(June 25, 1864 – November 18, 1941)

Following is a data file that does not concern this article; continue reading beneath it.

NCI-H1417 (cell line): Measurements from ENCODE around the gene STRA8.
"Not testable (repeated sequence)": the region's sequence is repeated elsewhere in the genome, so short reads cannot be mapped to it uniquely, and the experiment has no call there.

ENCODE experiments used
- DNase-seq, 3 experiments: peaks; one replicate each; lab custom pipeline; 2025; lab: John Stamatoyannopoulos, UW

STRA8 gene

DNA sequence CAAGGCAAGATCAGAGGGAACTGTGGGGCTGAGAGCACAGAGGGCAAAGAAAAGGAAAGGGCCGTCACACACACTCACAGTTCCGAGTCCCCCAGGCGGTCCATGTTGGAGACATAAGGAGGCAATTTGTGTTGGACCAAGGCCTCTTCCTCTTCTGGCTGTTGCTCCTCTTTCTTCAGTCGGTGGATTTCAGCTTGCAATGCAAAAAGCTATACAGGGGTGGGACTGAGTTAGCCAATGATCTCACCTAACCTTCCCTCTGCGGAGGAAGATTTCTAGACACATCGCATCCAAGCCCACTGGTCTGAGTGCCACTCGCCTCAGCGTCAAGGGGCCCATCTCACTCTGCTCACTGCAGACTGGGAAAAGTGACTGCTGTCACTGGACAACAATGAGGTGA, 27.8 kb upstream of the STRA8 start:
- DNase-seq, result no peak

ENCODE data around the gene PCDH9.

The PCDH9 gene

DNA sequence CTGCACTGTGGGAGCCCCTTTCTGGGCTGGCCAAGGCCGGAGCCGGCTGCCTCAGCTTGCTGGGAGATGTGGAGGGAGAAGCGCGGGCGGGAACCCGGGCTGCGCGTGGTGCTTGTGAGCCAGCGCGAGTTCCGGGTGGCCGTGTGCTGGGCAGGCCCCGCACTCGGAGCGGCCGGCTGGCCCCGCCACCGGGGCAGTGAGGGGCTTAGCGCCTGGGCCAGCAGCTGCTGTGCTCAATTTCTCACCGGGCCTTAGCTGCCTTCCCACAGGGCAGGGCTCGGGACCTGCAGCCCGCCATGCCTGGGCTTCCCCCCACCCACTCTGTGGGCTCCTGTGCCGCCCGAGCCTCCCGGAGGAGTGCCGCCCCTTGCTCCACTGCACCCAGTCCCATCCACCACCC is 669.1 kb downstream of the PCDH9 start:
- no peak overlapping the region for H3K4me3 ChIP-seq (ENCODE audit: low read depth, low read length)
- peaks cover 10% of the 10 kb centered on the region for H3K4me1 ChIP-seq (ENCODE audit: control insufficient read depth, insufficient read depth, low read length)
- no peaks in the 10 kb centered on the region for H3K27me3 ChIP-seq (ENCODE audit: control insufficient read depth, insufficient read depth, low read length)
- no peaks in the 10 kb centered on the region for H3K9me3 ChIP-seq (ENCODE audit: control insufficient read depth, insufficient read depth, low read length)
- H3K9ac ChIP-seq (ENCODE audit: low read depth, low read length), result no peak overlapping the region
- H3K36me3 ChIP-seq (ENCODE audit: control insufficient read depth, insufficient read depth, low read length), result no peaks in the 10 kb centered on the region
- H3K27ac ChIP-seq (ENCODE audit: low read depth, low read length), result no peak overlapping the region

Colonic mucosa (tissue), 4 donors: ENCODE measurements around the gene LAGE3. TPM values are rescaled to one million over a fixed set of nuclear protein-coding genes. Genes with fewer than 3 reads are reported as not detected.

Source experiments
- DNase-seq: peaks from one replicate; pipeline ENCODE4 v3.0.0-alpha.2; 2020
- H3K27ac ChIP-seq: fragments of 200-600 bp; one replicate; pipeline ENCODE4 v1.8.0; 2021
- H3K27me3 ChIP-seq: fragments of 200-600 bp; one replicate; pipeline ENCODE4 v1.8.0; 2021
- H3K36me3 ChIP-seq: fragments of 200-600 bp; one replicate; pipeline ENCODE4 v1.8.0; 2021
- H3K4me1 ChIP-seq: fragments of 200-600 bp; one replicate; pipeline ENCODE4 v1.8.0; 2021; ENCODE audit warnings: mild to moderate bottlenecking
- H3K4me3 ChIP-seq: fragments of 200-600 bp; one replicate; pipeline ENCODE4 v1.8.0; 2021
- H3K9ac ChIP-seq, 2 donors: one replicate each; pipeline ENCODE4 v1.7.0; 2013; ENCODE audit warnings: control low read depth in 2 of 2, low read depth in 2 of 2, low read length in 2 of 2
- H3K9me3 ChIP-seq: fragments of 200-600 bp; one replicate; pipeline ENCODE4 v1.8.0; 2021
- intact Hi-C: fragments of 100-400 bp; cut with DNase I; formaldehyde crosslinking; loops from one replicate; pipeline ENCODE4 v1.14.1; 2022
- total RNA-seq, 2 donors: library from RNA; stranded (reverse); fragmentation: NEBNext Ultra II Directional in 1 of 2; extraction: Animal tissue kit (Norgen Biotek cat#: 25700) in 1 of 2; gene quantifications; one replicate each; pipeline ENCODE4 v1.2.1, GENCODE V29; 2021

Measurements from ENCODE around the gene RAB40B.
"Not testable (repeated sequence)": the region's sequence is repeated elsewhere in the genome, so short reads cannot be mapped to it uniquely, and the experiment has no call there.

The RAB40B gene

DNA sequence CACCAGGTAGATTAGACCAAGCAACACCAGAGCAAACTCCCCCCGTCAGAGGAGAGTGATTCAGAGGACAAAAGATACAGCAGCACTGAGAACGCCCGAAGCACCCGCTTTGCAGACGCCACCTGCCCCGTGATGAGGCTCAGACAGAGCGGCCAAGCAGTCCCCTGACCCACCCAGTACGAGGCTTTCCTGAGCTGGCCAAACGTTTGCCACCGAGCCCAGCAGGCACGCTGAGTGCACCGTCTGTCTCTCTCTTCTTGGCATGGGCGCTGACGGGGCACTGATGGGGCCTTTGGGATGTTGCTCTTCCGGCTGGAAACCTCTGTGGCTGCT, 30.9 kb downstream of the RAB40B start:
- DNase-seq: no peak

Like the inventor James Watt, Walther Nernst was an insightful researcher who sought practical applications for whatever concept he learned. His ingenuous tentacles engulfed various branches of mathematics, physics and chemistry. He was considered a chemist partly because he won the Nobel Prize for chemistry in 1920. However, his academic degrees were in physics and mathematics: with Friedrich Kohlrausch and Ludwig Boltzmann being his former professors. Even that Nobel Prize was for his formulation of what became the Nernst Heat Theorem, which played vital role in the development of the Third Law of Thermodynamics. Alongside adiabatic and solid-state physics experiments, Nernst explored photochemistry, electrochemistry and spectroscopy. In the process, he published plush treatises and mentored numerous students. His scope ramified the entire physical sciences, while his brilliance attracted joint ventures. For instance, his collaboration with Bechstein and Siemens enabled him to spearhead the design and development of the first electronic piano at the Physics Institute of Humboldt University Berlin, in the 1930s. This he accomplished by using vacuum tube amplifiers rather than conventional sounding board. He was a close friend of Albert Einstein and Max Planck with whom he corresponded regularly. In fact, it was Nernst and Planck who organized the inaugural Solvay Conference which Hendrik Lorentz chaired in 1911 (in Brussels, Belgium). Although he predeceased Max Planck, Max von Laue and Otto Hahn, those three colleagues were subsequently buried near him at Goettingen. Among the items dedicated to him are: the 24748 Nernst asteroid and the 116-kilometer-wide Nernst lunar crater.